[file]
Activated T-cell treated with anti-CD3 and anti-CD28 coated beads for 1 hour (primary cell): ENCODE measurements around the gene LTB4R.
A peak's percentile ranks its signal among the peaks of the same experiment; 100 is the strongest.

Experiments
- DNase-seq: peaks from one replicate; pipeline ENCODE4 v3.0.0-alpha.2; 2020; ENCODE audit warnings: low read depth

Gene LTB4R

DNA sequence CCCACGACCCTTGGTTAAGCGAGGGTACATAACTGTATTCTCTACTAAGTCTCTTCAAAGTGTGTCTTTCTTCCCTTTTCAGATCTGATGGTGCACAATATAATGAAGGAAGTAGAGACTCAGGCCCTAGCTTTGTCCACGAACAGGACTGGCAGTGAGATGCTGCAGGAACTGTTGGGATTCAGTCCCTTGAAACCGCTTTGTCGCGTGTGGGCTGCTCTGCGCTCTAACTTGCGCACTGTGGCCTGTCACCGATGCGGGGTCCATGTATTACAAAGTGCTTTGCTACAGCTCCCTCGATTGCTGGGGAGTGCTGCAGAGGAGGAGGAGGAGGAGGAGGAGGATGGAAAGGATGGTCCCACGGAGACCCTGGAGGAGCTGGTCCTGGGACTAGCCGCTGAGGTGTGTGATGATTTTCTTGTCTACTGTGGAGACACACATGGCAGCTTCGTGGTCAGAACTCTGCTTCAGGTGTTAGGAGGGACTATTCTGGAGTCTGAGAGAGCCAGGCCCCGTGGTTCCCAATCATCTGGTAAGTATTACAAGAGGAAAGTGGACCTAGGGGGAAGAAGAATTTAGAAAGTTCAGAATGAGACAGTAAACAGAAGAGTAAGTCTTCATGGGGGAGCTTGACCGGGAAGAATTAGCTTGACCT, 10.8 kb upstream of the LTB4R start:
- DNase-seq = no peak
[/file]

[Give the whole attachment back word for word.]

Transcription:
Activated T-cell treated with anti-CD3 and anti-CD28 coated beads for 1 hour (primary cell): ENCODE measurements around the gene LTB4R.
A peak's percentile ranks its signal among the peaks of the same experiment; 100 is the strongest.

Experiments
- DNase-seq: peaks from one replicate; pipeline ENCODE4 v3.0.0-alpha.2; 2020; ENCODE audit warnings: low read depth

Gene LTB4R

DNA sequence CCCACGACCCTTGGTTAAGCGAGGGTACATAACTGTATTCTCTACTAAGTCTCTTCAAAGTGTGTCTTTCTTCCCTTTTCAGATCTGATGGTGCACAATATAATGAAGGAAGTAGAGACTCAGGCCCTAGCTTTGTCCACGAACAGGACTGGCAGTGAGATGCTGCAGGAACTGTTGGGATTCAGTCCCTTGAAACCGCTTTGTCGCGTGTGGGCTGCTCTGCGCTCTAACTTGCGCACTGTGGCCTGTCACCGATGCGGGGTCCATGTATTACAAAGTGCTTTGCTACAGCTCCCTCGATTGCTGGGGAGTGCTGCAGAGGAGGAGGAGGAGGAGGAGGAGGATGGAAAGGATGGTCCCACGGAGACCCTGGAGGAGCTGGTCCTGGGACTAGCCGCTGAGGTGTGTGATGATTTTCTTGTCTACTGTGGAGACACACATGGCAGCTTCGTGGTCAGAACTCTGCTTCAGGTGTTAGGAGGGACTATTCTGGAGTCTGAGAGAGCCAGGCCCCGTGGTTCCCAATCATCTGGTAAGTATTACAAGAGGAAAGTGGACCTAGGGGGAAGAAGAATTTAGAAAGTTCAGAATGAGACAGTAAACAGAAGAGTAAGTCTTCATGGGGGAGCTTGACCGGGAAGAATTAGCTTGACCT, 10.8 kb upstream of the LTB4R start:
- DNase-seq = no peak